But Janet’s case also raises an optimistic note, demonstrating that she was able to go to court and ask for her marriage to be annulled.  Research into the legal position of women in medieval Scotland is ongoing, but there is an ever-growing body of work demonstrating that the women of medieval Scotland were able to, and often did, go to court or engage legal help to defend their rights.   Looking through the surviving records of daily administrative life, such as wills, court records, contracts, charters and the surviving records of notaries, historians are able to demonstrate that women were actively engaged in defending and managing their rights.  The availability of evidence only rises as we move from the medieval into the early modern period, and more records of courts survive.   However, even for the period where the survival of sources is more limited, we have evidence that women that women ran businesses, made land grants and went to court or appointed others to go for them.  

The example of these women is not intended to demonstrate that women in medieval Scotland stood equal to men – many institutions (most obviously the church) were male dominated or excluded women entirely.  Where records of women’s legal activity survive, they are passed to us through the moderating voices of male procurators (legal representatives, sometimes trained but often lay), judges and recording scribes. Women were placed under certain legal disabilities, the form and effect of which remains part of ongoing research.  But despite these challenges, the records of medieval Scotland are full of women actively engaging with these institutions in defence of their rights.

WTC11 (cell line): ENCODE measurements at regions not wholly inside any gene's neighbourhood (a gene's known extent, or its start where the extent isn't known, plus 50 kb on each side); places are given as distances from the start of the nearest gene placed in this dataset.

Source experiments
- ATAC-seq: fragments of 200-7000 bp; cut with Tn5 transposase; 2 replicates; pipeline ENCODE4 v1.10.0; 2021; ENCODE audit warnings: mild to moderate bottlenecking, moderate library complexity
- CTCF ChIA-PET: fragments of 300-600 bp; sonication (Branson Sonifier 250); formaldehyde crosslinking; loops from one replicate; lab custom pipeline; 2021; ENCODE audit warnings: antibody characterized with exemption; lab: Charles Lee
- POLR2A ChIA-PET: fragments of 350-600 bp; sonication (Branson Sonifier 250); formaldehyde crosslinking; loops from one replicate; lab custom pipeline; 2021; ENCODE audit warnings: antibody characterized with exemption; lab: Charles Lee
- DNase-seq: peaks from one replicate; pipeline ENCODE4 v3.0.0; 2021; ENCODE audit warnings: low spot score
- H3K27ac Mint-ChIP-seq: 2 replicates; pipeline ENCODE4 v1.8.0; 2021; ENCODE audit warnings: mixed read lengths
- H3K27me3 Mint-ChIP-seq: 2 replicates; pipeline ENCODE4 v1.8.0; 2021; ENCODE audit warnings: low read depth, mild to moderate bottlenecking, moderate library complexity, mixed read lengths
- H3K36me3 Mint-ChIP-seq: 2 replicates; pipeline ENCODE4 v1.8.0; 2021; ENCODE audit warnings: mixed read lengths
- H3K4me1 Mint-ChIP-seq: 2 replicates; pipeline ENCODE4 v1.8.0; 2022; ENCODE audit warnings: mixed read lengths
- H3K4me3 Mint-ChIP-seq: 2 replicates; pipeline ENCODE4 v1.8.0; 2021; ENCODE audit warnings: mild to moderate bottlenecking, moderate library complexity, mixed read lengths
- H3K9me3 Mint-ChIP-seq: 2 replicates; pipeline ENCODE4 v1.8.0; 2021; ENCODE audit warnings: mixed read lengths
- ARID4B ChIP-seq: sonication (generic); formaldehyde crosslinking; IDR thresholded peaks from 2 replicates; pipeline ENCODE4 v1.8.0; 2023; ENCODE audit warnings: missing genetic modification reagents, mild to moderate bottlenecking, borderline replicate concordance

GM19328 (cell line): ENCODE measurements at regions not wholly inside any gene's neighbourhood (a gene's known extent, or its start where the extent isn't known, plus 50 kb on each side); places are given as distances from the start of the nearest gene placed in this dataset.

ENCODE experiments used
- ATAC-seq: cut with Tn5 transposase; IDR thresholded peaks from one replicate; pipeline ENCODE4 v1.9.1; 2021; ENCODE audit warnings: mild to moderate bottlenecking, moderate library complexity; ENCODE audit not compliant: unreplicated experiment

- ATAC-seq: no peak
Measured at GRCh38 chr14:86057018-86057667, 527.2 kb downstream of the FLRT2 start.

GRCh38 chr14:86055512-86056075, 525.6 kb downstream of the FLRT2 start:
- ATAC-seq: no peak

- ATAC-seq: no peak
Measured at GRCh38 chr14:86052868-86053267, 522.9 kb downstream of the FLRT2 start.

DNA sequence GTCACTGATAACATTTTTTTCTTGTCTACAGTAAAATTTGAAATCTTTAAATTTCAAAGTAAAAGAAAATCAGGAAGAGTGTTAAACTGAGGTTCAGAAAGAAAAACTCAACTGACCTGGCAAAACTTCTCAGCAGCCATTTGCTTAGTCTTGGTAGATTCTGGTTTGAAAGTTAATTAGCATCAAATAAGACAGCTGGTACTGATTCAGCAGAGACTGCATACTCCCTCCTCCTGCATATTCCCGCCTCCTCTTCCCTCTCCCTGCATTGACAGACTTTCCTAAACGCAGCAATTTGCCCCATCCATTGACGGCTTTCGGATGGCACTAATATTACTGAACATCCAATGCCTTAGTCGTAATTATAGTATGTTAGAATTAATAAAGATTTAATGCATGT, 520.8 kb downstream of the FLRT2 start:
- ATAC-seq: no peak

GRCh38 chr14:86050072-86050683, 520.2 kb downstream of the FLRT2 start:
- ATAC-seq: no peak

The Protocol Book of Gavin Ros 1512-1532 ed. J. Anderson and F. J. Grant (Scottish Record Society Old Series Volume 29 (1908))

Elizabeth Ewan, “Scottish Portias – Women in the Courts in Medieval Scottish Towns”, Journal Of The Canadian Historical Association-Revue De La Societe Historiq 3 (1992), pp. 27-43

Heather Parker, “’At their perfect age’: Elite Child Betrothal and Parental Control, 1430-1560” in Children and Youth in Premodern Scotland ed. Janay Nugent and Elizabeth Ewan (Boydell, Woodbridge, 2015) pp. 173-186. 

John Finlay, “Women and Legal Representation in Early Sixteenth-Century Scotland,” in Women in Scotland c1100-c.1750 ed. Elizabeth Ewan and Maureen Meikle (Tuckwell Press, East Linton, 1999) pp. 165-175. 

Richard Helmholz, “The Medieval Canon Law in Scotland: Marriage and Divorce,’ in The Stair Society: Miscellany Eight ed. A.M. Godfrey (Stair Society, Edinburgh, 2020) pp. 95-112. 

Recommended Reading

Beyond the essay by John Finlay noted above, all contributions to the volume Women in Scotland c.1100-c.1750 are very valuable. 

A good summary with a lengthy bibliography comes from Elizabeth Ewan, “A New Trumpet? The History of Women in Scotland 1300-1700.” History Compass 7/2 (2009), pp. 431-446. 

About the Author

Mara Schmueckle is a second year PhD student at the University of Edinburgh.  Her research interest is women in late medieval Scotland and their interactions with the different legal institutions and spheres surrounding them.  Her PhD project is focused on the records relating to the obtaining of dispensations and annulments in late medieval Scotland.